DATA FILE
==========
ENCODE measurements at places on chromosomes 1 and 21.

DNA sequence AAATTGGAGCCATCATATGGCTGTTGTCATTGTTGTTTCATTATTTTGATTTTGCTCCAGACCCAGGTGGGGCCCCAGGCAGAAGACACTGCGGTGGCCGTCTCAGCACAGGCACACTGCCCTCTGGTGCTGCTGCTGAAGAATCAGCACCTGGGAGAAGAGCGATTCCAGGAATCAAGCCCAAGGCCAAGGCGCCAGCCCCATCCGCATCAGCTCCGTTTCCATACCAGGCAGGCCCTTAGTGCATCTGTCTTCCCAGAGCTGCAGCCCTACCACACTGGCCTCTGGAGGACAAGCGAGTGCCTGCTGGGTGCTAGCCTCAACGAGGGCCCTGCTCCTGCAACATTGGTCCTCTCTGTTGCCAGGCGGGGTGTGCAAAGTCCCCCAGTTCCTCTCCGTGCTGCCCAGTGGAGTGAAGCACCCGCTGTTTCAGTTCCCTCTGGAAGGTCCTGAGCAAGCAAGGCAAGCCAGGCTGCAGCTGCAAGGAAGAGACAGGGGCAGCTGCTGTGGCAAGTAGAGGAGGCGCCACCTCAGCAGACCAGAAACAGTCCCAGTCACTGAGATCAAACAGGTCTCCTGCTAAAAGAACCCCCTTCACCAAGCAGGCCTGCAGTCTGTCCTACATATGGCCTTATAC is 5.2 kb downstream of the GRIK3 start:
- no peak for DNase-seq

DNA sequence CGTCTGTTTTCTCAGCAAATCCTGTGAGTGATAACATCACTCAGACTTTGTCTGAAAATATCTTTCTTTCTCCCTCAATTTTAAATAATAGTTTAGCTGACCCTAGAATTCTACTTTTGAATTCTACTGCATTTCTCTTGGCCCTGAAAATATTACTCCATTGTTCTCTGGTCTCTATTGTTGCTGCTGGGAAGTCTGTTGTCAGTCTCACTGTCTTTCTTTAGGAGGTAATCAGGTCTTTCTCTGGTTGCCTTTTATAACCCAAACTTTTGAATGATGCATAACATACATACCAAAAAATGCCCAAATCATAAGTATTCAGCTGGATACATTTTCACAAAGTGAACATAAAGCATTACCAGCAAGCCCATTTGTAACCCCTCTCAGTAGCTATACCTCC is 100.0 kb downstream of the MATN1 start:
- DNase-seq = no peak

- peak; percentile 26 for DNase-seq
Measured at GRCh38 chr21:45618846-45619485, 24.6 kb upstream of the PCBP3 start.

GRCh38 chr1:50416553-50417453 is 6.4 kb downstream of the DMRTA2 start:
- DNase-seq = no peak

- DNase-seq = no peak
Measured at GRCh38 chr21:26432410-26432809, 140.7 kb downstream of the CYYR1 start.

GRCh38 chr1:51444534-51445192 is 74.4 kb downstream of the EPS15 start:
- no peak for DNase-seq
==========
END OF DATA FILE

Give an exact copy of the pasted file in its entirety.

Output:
ENCODE measurements at places on chromosomes 1 and 21.

DNA sequence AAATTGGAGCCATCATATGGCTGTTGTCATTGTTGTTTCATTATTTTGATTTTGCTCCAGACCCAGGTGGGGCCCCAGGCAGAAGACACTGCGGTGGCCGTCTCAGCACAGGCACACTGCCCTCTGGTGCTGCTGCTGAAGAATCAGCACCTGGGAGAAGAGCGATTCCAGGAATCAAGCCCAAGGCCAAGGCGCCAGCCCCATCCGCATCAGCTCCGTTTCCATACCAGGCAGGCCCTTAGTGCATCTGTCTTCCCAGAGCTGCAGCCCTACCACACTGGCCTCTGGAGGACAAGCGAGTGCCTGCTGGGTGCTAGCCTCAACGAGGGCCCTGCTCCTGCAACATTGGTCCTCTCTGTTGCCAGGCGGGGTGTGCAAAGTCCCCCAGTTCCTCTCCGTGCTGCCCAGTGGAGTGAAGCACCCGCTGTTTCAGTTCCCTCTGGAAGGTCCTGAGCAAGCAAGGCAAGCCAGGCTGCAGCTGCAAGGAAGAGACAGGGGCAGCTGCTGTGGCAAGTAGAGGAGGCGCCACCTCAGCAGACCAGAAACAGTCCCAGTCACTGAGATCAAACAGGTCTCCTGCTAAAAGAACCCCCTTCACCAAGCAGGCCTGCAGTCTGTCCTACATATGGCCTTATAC is 5.2 kb downstream of the GRIK3 start:
- no peak for DNase-seq

DNA sequence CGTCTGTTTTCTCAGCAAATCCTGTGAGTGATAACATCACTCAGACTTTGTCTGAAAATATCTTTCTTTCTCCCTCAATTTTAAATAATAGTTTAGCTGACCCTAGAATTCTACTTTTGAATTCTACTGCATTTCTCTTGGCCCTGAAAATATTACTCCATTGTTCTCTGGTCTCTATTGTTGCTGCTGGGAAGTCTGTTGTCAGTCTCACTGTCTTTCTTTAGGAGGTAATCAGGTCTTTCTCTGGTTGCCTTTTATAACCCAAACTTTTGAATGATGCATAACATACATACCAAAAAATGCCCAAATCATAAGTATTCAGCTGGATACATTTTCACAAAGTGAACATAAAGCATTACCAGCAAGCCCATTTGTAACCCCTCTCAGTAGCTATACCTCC is 100.0 kb downstream of the MATN1 start:
- DNase-seq = no peak

- peak; percentile 26 for DNase-seq
Measured at GRCh38 chr21:45618846-45619485, 24.6 kb upstream of the PCBP3 start.

GRCh38 chr1:50416553-50417453 is 6.4 kb downstream of the DMRTA2 start:
- DNase-seq = no peak

- DNase-seq = no peak
Measured at GRCh38 chr21:26432410-26432809, 140.7 kb downstream of the CYYR1 start.

GRCh38 chr1:51444534-51445192 is 74.4 kb downstream of the EPS15 start:
- no peak for DNase-seq